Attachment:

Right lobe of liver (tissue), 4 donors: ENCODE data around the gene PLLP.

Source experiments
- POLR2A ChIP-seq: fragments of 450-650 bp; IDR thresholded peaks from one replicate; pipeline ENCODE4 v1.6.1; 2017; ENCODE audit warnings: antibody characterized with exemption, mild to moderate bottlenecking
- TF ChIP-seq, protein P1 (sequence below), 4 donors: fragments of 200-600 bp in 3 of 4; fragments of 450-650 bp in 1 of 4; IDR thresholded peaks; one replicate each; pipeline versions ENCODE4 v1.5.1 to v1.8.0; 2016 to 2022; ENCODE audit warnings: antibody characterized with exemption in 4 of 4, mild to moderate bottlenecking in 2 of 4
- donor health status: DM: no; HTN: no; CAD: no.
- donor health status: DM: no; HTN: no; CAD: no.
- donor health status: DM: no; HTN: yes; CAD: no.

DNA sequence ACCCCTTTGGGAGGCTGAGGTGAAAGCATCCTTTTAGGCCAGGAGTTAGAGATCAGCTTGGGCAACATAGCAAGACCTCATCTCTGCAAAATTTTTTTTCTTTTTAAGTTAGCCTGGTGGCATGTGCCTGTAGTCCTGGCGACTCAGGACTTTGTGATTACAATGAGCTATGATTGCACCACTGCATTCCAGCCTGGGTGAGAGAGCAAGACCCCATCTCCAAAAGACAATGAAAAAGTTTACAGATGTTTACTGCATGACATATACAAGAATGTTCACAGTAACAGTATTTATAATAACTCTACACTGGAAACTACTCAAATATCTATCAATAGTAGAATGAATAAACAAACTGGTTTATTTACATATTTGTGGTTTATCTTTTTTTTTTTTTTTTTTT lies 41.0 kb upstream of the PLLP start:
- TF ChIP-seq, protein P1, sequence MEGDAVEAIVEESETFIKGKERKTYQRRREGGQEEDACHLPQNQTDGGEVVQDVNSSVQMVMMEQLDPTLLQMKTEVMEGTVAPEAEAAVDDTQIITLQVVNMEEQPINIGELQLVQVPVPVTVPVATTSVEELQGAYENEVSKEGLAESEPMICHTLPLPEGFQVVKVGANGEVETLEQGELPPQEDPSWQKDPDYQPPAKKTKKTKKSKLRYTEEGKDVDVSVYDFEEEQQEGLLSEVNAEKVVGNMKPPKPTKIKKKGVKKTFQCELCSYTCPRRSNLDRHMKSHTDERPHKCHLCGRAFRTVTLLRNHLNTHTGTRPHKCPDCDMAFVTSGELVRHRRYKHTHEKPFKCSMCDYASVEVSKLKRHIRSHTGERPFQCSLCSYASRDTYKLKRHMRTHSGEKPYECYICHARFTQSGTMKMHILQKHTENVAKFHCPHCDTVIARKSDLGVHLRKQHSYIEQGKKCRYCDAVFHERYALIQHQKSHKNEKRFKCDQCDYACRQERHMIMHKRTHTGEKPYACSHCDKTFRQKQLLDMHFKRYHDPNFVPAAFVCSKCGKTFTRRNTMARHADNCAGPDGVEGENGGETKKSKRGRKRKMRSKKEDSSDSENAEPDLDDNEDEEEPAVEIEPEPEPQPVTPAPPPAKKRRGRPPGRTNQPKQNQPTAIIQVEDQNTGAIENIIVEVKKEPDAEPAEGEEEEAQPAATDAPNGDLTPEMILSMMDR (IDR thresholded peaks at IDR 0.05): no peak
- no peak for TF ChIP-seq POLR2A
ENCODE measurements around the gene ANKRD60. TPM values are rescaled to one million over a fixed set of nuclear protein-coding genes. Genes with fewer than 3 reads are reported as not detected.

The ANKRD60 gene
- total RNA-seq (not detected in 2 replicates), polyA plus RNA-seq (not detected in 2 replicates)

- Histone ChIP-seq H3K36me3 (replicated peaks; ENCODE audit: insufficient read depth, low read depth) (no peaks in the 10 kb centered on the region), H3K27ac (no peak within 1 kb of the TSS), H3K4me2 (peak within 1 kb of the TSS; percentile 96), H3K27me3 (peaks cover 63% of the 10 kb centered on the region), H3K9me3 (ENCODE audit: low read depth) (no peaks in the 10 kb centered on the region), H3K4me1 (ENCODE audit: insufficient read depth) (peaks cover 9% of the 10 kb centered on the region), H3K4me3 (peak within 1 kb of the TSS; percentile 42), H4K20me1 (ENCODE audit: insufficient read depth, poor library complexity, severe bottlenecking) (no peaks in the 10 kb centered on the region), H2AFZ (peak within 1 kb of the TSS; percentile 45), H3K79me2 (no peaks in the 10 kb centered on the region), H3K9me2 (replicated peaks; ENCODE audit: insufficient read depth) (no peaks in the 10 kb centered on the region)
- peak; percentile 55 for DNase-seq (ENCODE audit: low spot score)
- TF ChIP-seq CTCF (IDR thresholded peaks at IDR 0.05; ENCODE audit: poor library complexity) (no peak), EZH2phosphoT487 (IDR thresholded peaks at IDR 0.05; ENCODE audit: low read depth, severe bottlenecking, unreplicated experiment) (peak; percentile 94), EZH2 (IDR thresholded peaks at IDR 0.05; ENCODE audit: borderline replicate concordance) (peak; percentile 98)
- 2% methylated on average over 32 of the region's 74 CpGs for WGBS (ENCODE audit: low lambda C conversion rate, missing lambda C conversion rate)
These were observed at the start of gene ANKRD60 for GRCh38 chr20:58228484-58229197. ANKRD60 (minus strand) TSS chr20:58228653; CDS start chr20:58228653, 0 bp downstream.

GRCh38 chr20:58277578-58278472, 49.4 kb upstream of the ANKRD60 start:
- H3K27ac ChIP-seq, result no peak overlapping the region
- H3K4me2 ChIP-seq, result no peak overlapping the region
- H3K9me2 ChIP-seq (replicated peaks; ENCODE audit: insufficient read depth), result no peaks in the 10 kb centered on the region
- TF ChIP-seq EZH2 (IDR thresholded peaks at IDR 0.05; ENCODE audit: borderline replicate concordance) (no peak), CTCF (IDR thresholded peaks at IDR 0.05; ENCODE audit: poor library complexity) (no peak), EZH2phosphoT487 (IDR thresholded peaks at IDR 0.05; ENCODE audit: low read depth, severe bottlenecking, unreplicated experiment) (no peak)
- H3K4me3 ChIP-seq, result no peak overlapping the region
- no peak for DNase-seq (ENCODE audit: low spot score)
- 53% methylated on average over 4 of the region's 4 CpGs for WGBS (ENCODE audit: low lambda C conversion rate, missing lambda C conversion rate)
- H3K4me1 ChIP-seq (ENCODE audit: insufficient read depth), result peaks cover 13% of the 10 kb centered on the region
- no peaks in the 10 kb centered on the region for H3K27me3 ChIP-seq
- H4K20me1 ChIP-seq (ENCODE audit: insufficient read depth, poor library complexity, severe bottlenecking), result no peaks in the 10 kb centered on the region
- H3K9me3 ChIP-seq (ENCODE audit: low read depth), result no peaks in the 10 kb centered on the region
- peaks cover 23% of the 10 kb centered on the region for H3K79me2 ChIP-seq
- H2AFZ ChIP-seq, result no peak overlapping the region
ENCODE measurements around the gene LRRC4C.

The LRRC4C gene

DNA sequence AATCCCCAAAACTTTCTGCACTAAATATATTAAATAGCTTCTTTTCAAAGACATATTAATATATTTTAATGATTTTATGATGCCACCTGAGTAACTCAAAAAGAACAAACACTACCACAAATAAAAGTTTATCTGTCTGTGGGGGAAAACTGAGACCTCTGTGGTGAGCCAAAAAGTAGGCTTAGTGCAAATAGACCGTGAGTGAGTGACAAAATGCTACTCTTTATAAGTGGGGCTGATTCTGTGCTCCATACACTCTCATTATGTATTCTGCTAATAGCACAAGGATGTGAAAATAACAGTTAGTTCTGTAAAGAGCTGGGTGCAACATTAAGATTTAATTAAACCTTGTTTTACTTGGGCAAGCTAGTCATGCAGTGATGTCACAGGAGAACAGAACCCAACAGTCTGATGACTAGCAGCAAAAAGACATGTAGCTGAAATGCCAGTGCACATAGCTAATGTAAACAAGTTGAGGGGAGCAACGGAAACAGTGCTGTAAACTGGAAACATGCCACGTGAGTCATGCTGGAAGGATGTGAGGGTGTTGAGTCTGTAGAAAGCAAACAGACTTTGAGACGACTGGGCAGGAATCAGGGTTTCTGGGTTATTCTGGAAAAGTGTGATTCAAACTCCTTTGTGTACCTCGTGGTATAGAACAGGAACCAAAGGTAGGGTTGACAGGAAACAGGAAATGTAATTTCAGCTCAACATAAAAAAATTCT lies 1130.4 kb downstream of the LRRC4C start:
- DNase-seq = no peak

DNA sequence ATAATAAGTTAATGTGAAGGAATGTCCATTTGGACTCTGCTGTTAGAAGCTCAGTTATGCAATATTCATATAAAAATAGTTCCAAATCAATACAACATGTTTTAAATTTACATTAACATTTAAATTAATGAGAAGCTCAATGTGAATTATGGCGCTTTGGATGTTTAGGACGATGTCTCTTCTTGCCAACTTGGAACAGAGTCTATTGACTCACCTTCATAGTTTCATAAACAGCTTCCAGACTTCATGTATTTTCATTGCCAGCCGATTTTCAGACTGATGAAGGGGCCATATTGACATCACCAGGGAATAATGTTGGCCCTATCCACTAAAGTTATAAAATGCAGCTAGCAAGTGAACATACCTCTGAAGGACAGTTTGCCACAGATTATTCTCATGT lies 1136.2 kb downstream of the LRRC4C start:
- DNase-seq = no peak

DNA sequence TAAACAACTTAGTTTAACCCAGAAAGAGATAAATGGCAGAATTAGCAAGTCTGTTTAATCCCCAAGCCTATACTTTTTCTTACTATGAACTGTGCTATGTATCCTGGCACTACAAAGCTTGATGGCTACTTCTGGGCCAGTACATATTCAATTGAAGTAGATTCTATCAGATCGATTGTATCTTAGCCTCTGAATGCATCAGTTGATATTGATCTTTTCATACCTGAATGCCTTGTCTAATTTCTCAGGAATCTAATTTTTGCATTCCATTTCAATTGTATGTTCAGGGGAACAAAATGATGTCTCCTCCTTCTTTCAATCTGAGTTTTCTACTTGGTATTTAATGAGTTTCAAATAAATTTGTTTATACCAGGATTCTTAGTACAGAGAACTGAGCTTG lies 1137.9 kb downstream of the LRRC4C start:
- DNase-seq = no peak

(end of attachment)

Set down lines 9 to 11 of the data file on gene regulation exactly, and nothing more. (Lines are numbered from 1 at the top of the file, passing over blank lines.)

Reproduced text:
- TF ChIP-seq, protein P1, sequence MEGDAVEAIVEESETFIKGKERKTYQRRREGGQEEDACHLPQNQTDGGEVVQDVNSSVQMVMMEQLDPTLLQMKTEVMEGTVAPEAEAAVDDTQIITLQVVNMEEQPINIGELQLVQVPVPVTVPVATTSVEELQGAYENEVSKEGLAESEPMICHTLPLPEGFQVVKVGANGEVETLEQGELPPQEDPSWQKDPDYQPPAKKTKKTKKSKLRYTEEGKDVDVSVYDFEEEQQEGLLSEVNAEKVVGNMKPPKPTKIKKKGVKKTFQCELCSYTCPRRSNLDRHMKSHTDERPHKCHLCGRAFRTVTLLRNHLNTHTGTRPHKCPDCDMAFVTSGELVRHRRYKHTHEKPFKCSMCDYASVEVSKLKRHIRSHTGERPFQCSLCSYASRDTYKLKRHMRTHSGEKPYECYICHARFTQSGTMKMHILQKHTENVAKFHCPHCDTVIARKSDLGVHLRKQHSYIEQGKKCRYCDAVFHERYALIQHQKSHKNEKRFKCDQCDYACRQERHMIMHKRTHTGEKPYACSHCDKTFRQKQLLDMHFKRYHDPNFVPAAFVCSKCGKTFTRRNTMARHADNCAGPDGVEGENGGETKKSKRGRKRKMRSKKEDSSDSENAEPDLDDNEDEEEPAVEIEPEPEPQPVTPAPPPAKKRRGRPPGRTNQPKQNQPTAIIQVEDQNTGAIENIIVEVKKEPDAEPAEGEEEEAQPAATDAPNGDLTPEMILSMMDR (IDR thresholded peaks at IDR 0.05): no peak
- no peak for TF ChIP-seq POLR2A
ENCODE measurements around the gene ANKRD60. TPM values are rescaled to one million over a fixed set of nuclear protein-coding genes. Genes with fewer than 3 reads are reported as not detected.